Roz Dae-pa-Meher Mah Dae, 1382 Yz.
“Badu goft kay bacche narrah-sheer, bar-aavardah changaal-o gashteh delir;
Badin kudki nist hamtaa-e tu, ba-farro ba-mardi-o baalaa-e tu”
Zaal said: “Oh son of a male lion, your hands have grown big and you have become brave; even in your childhood, there is none to match your glory, your manhood and your presence!”
These words of exclamation are not merely a father praising his son, but the realization of a great warrior, than one even more superior to him is emerging.
The exceptional character of Rostam was proved very shortly at the age of eight. One night as Rostam slept in his father’s palace, he was awakened by shouts of fear and pandemonium outside. On inquiry from the guards posted outside, he came to know that a prized white war elephant of Zaal had gone berserk and was running around the streets causing damage to property and life. The innate fighting spirit present in his genes was activated by this happening.
He immediately picked up the very heavy mace of his grandfather Saam and proceeded to the gate, where he was stopped by the guards who feared to let a young boy of eight years out of the protective walls. An angry Rostam first beat up the guards and shoed them away and with a slight push, broke open the chain on the palace gates, and ran out in the direction of the noise and commotion. Shortly he saw the elephant and let out a great shout to attract its attention towards him. The enraged elephant trumpeted and raising its trunk rushed to crush and kill this new opponent.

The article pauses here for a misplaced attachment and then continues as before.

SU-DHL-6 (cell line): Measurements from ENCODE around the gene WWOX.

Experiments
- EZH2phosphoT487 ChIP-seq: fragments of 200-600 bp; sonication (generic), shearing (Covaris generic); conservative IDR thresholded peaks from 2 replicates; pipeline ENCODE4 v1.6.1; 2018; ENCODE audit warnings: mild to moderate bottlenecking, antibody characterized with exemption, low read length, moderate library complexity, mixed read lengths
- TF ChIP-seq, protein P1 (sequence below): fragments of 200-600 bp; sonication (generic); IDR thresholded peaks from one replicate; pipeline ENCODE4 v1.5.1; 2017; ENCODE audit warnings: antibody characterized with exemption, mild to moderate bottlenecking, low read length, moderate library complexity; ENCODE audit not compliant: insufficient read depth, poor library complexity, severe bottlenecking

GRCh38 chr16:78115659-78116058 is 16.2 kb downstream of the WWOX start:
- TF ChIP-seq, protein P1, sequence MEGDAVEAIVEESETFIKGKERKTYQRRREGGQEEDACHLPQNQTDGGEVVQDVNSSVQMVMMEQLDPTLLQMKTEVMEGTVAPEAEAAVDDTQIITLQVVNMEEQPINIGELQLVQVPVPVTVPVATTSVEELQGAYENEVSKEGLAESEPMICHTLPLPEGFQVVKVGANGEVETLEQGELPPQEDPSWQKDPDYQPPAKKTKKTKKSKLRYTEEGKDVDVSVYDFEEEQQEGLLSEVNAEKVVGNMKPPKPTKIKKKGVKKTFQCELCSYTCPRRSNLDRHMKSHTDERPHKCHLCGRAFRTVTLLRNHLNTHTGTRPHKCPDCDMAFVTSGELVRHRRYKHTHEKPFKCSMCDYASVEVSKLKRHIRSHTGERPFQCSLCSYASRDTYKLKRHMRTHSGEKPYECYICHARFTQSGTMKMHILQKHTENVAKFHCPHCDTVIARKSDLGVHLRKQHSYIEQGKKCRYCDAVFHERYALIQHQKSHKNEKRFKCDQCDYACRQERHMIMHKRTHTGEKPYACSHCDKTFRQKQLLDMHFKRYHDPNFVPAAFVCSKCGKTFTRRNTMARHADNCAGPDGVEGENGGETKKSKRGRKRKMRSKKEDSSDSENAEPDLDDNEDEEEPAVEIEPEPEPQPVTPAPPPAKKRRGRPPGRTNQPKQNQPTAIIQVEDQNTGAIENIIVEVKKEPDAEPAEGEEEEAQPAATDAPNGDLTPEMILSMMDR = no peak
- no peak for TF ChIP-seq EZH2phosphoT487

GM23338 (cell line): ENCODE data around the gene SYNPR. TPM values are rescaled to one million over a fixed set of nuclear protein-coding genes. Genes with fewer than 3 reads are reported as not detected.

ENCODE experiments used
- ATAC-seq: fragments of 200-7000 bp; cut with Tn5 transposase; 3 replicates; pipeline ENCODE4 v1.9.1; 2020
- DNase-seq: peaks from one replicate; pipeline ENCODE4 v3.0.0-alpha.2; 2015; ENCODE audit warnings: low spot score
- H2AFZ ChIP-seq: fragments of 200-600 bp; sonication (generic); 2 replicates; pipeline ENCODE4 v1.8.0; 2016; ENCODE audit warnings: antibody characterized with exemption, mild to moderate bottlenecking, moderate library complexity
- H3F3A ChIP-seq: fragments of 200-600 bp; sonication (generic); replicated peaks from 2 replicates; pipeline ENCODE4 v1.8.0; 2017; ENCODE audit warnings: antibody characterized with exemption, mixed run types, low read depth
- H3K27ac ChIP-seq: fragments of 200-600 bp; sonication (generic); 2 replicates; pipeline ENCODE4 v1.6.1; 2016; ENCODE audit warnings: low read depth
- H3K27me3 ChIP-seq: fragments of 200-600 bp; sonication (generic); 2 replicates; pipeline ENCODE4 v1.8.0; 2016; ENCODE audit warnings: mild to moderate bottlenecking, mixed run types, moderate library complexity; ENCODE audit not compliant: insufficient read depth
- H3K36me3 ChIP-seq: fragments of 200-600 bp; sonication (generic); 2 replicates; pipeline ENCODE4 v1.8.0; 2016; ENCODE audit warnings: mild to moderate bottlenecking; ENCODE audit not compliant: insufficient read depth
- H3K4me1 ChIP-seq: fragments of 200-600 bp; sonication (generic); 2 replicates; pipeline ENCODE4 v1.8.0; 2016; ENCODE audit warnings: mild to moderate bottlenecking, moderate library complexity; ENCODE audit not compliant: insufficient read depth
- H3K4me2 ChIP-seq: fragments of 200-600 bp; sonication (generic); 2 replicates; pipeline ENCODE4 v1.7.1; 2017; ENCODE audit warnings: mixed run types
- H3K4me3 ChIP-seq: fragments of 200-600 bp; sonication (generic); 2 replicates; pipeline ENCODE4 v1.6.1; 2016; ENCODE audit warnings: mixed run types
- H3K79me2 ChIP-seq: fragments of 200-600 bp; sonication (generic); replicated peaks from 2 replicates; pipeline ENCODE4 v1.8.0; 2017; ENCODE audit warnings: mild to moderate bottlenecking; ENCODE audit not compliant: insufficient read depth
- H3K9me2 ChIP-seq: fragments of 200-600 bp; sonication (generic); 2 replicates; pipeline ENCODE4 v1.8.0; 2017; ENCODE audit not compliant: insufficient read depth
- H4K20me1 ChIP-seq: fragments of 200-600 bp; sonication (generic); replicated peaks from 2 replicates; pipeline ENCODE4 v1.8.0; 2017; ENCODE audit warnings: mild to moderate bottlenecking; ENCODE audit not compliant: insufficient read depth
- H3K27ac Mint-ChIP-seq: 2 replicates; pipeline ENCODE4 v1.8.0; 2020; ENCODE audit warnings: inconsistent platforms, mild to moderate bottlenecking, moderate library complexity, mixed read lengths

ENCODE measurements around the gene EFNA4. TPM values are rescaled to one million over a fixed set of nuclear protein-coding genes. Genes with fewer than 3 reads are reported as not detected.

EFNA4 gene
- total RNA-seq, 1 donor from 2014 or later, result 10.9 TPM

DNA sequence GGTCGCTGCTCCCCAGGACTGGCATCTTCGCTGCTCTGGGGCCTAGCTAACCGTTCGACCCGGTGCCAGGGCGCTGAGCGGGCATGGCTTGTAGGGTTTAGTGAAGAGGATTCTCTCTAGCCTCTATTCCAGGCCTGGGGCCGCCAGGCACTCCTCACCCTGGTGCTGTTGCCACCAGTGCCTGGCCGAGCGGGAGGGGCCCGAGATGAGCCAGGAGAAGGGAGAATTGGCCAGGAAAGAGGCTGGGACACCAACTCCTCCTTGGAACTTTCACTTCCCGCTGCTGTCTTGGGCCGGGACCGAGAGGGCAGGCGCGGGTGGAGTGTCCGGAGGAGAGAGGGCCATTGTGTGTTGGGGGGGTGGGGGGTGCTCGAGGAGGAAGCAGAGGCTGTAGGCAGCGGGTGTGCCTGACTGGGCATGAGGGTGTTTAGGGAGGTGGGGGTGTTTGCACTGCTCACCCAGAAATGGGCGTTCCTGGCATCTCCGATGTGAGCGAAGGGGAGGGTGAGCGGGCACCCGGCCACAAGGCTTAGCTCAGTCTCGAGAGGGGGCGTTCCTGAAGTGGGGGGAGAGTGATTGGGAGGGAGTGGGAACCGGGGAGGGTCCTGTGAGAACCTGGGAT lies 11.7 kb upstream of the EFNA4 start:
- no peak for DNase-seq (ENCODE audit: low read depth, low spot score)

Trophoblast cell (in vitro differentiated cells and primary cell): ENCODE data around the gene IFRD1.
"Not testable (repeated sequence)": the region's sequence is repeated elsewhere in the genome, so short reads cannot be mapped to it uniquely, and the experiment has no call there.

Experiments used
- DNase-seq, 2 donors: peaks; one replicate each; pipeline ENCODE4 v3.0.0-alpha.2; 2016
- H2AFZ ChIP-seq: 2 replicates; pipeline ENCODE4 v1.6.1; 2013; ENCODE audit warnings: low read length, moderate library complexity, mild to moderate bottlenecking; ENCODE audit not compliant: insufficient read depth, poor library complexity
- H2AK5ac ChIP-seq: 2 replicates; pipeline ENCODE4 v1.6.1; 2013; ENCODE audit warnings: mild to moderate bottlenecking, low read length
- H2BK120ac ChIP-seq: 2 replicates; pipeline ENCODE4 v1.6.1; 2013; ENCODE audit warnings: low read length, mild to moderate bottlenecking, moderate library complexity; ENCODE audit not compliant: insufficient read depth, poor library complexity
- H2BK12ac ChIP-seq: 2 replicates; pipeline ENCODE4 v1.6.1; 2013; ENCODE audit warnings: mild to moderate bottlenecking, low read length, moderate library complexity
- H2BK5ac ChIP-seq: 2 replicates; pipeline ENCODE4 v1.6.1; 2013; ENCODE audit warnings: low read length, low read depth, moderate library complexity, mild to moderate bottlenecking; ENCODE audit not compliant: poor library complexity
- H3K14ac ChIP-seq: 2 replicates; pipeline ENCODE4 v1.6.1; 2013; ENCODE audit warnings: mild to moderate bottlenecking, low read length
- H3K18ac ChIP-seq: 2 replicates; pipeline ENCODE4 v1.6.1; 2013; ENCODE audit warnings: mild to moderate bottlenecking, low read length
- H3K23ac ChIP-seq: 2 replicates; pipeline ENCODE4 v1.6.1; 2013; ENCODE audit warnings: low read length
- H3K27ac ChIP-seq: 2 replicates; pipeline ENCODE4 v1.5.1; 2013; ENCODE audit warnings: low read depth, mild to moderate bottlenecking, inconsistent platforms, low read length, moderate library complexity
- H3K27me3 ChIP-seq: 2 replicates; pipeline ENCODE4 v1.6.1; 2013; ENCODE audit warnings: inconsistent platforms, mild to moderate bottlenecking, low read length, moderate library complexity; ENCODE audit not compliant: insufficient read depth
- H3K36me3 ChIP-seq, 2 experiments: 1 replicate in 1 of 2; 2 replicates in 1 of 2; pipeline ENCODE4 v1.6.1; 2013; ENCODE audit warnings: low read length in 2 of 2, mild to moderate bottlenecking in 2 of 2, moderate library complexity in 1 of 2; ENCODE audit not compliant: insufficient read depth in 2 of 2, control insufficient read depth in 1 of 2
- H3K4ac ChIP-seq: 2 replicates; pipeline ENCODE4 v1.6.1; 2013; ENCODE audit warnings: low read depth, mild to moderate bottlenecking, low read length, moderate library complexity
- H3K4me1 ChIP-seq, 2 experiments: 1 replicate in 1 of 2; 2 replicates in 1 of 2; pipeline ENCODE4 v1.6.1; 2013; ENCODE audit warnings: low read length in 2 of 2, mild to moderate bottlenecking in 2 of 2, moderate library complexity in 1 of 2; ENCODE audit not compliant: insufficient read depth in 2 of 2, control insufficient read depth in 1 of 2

Before it could do anything, Rostam raised the heavy mace of his grandfather and dealt such a heavy blow on the elephant’s head that it trembled violently and immediately fell lifeless to the ground. Rostam turned around and went back to his palace and slept till the morning as though nothing had happened. The next morning, Zaal was informed of the previous night’s events and he beckoned Rostam and showered him with many blessings. The war elephant which Rostam had killed with one blow of his grandfather’s mace was a prized possession of Zaal, who had used it many battles to trample thousands of enemy soldiers. The fact that this massive war machine had been destroyed by one blow of an eight year old boy amazed Zaal, who immediately recognised the immense potential of Rostam and remembered the prophecy of his Mazdayasni Master, the Simorgh.
Readers of Frashogard, how can an eight year old boy reach up to the height of an elephant’s head and deal a blow with a mace which was so heavy that few men could lift it, leave alone wield it? Our revered Master, Ustad Saheb explained that the height and weight of Rostam was exceptional. The average height of men in those times was much more than the six feet of today. As per our Master, Pahelwan Rostam, in his prime measured over 22 feet. Many of my readers may have great trouble in believing this. But wondrous are the ways of Nature and it behoves us to always remember the memorable words of poet Firdausi:
“To inra dorugho fasanah madan, ba yaksan ravesh dar zamana madan”
“Do not consider these verses as untrue or imagined because time reveals itself in different colours in every age”
In the same manner, many of the explanations which Ustad Saheb provided us to better understand the Shah Nameh may seem incredulous. But they are the absolute truth. The reality of Rostam is even more wondrous than the myth of Rostam. A life of valour, bravery and complete loyalty to the Mazdayasni cause and the Peshdadian monarchs, which was to stretch for over 800 years was now set to begin. The greatest forerunner of Prophet Zarathushtra was ready to take charge.
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Ervad Marzban J. Hathiram